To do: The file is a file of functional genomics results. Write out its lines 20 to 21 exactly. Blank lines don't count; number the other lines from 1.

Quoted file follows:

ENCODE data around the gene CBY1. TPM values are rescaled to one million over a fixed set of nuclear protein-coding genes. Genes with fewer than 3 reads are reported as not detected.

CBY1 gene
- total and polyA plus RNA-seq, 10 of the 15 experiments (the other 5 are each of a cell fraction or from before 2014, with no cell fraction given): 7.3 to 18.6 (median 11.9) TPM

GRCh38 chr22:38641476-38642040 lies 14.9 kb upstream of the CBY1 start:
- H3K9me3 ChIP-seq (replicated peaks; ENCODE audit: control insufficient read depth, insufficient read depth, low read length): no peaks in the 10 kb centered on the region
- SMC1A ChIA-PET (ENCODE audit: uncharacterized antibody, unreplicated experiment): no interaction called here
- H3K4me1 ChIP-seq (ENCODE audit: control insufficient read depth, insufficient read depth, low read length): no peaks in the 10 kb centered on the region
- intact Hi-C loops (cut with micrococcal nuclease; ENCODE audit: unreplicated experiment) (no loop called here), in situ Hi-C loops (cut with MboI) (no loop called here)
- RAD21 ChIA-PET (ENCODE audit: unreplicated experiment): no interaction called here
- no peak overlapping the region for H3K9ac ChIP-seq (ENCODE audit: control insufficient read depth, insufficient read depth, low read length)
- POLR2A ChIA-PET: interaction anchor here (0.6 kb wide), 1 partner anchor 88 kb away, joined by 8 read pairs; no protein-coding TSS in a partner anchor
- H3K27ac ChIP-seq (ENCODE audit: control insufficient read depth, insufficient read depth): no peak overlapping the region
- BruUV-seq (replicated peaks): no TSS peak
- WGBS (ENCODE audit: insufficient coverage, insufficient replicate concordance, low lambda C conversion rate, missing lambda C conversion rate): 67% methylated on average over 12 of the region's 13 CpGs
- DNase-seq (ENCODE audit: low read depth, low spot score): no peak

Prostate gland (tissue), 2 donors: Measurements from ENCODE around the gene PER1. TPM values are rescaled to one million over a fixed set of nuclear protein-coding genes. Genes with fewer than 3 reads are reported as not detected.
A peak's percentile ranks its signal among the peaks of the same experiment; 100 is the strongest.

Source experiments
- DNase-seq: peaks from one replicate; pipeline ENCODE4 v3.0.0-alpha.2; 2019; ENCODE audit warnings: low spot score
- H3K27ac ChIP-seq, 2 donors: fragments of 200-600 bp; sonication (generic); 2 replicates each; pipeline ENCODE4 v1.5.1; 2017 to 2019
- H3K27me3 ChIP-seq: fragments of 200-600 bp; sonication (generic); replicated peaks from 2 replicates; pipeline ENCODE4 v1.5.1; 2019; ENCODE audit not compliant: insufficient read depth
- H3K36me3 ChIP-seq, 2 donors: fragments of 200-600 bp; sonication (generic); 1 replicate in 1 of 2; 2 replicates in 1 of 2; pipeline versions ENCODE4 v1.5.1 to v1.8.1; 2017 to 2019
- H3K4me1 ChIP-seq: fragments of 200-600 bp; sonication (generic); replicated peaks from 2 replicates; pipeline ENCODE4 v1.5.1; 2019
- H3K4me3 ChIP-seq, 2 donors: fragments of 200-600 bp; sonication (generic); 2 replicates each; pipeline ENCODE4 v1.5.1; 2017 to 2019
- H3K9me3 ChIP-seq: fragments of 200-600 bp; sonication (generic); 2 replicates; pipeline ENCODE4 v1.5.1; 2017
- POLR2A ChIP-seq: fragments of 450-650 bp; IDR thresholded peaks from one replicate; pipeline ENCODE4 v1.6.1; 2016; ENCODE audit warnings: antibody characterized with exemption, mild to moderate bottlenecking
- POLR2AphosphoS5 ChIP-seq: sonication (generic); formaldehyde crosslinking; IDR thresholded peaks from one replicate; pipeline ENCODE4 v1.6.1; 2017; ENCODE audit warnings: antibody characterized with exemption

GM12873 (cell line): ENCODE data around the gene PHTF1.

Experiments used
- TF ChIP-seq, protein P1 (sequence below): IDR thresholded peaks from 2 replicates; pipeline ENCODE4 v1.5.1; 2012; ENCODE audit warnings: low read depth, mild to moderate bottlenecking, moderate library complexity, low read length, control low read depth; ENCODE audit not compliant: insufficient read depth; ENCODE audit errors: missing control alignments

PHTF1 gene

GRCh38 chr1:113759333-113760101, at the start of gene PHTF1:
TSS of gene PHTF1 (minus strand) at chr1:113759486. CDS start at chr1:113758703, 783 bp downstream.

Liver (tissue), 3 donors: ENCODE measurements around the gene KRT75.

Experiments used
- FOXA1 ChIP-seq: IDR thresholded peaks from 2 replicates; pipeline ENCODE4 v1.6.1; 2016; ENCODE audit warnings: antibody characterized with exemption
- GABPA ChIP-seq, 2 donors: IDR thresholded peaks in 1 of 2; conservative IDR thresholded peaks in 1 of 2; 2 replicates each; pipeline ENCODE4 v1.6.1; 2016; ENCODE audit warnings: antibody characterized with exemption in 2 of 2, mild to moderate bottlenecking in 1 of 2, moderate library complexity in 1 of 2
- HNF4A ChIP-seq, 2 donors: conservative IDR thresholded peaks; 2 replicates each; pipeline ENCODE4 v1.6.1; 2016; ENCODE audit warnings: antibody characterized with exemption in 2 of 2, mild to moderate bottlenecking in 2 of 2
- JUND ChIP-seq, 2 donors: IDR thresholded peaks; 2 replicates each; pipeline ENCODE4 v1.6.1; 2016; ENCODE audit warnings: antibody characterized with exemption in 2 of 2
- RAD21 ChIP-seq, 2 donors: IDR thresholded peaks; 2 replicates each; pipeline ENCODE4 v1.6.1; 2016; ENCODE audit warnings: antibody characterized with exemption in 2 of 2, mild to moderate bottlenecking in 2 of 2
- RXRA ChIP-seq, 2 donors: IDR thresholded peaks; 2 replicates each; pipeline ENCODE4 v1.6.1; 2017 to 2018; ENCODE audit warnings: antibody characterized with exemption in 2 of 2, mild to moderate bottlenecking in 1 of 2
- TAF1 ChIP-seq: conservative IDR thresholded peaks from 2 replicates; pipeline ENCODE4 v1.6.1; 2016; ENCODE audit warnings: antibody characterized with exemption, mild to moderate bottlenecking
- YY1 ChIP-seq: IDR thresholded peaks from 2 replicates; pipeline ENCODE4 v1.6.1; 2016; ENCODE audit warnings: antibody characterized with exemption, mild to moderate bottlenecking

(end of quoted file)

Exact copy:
- H3K27ac ChIP-seq, 2 donors: fragments of 200-600 bp; sonication (generic); 2 replicates each; pipeline ENCODE4 v1.5.1; 2017 to 2019
- H3K27me3 ChIP-seq: fragments of 200-600 bp; sonication (generic); replicated peaks from 2 replicates; pipeline ENCODE4 v1.5.1; 2019; ENCODE audit not compliant: insufficient read depth